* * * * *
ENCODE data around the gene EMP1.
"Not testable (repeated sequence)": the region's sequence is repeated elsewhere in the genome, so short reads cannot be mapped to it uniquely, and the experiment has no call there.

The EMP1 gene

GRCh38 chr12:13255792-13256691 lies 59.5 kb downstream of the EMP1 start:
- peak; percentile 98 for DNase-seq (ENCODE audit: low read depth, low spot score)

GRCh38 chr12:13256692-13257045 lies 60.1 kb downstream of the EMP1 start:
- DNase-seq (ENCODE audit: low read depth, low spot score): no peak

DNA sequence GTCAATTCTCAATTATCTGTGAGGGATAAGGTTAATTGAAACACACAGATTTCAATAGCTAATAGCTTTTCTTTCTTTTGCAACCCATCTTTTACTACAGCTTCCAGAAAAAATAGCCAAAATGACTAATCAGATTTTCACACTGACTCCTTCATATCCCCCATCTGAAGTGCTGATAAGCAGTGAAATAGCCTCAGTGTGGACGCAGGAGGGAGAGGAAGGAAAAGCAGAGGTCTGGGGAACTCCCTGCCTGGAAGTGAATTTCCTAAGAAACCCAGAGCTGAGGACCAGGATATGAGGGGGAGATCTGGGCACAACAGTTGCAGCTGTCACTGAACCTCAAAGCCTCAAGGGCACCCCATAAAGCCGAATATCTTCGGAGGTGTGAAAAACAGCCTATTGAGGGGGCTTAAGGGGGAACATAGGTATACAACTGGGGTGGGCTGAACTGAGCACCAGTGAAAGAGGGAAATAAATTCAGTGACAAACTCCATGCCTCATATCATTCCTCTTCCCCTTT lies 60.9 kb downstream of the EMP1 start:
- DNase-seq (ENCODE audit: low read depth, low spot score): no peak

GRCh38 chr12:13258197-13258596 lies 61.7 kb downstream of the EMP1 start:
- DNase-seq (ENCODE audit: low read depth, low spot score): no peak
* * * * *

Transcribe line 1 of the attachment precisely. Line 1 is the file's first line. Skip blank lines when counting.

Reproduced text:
ENCODE data around the gene EMP1.